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Earthshine blog

"Earthshine blog"

A blog about a telescopic system at the Mauna Loa Observatory on Hawaii to determine terrestrial albedo by earthshine observations. Feasible thanks to sheer determination.

Pedestal is strange

Post-Obs scattered-light rem. Posted on May 23, 2014 14:37

In our fits of model-images to observed images we fit a model with several parameters. One of them is a ‘sky pedestal’ which is a constant that is added to the model image before fitting in order to accomodate sky brightness that is not due to the scattered-light halo.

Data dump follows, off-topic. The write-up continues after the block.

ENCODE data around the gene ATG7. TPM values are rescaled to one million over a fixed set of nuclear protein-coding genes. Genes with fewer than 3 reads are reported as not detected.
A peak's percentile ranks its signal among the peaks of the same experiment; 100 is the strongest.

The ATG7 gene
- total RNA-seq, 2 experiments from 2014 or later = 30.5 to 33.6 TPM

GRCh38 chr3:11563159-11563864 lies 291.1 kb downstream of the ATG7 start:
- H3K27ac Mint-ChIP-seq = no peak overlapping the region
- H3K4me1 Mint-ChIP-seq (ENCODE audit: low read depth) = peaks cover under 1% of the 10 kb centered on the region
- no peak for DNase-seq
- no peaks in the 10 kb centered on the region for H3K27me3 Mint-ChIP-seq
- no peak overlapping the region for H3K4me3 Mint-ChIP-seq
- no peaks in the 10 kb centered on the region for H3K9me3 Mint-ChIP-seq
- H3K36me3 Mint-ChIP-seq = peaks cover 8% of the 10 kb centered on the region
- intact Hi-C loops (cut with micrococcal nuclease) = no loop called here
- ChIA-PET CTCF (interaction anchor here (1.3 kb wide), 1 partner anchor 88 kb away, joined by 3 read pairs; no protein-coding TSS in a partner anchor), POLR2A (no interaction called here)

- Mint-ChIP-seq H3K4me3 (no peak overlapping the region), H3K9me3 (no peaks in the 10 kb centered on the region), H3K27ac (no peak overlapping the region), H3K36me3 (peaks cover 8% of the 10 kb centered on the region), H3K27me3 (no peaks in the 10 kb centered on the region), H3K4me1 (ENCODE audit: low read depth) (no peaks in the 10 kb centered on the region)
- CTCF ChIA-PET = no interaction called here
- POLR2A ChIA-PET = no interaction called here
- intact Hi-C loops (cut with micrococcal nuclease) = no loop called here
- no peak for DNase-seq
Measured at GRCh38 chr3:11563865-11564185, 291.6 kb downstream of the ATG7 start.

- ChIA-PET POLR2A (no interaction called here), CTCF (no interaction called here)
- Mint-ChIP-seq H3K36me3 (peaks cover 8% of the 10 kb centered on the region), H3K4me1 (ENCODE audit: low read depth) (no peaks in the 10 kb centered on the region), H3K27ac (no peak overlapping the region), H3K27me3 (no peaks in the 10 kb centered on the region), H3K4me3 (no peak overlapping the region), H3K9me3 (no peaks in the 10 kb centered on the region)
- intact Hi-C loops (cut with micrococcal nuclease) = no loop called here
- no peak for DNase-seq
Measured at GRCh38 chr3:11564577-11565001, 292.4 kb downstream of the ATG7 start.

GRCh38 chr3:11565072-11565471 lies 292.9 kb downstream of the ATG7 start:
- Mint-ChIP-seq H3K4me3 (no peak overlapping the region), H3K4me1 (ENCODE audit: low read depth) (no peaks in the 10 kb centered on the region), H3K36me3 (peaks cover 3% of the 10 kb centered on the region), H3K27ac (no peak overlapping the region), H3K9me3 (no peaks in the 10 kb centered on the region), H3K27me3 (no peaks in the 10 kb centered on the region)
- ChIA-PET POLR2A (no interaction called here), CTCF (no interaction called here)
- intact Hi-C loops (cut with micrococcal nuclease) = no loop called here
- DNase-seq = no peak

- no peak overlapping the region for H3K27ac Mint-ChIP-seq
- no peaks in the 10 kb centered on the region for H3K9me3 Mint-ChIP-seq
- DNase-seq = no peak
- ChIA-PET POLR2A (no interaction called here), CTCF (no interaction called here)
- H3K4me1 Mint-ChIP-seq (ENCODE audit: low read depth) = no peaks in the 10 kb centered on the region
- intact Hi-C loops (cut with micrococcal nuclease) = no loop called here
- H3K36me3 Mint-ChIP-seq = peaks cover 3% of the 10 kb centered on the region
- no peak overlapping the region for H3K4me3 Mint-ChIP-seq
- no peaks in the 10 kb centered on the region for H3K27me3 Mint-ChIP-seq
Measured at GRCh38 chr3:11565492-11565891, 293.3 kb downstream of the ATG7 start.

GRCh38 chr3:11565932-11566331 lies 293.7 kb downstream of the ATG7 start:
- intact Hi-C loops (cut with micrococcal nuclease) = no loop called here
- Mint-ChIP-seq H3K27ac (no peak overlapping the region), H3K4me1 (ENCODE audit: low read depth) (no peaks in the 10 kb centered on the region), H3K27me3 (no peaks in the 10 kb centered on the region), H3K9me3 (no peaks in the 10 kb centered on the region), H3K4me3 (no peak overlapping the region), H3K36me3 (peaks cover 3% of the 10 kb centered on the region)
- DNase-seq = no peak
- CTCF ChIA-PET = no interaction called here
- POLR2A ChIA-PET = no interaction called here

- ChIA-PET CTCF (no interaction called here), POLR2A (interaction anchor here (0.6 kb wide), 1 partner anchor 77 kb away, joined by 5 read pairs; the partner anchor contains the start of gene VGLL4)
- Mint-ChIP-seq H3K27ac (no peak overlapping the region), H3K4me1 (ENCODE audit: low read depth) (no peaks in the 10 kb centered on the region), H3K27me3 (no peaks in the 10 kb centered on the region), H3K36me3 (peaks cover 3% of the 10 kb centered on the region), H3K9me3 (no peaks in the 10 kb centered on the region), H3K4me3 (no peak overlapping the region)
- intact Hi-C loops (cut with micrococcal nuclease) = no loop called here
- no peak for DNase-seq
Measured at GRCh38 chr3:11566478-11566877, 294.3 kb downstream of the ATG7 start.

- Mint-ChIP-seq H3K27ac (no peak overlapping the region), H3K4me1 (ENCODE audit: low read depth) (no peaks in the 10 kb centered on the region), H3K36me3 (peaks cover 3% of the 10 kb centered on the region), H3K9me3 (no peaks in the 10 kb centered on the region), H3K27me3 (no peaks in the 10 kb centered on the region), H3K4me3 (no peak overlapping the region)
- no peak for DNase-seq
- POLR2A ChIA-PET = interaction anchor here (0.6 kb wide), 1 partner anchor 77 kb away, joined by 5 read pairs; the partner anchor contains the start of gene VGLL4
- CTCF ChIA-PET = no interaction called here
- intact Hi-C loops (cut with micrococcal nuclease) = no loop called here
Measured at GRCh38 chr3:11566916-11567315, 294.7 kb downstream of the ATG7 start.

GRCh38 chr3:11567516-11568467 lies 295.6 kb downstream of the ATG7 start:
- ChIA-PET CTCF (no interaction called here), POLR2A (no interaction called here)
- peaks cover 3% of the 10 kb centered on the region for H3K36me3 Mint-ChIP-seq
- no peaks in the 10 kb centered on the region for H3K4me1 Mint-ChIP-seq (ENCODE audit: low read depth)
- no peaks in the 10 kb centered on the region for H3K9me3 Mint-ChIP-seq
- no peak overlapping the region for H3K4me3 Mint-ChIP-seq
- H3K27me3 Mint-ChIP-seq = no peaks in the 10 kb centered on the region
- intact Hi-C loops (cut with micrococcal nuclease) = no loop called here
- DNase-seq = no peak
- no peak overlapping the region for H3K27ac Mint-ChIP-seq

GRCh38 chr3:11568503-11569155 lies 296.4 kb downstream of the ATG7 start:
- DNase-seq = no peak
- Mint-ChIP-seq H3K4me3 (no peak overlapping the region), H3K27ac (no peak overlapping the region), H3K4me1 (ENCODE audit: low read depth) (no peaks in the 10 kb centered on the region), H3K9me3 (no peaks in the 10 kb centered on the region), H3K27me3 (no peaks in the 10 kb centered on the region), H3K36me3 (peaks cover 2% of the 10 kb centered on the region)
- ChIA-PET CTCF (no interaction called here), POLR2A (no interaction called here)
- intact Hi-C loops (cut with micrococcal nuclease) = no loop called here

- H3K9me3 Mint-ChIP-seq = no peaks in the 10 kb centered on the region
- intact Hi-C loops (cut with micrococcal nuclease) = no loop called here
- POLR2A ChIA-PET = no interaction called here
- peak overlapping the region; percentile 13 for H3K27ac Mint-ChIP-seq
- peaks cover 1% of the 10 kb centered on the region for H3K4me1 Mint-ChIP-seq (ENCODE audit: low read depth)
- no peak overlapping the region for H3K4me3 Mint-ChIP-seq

We include this term because we figure that the sky might be uniformly bright for several reasons:

1) moonlight could be reflected from the ground up to the sky and back into the telescope
2) airglow could brighten the sky
3) unresolved stars and zodiacal lights shine from the sky behind the Moon
4) light could be scattered inside the telescope and contribute a more or less uniform ‘haze’

We show here the magnitude plot of that pedestal term against lunar phase for our 5 filters:

Error: axis labels have been switched!

In order to interpret this plot you should know that the pedestal term is ADDED to the model image, so a positive value of the pedestal implies that the model is representing a sky brightness, and that a negative value of the pedestal implies that the model needs to subtract something before it can fit the observation well.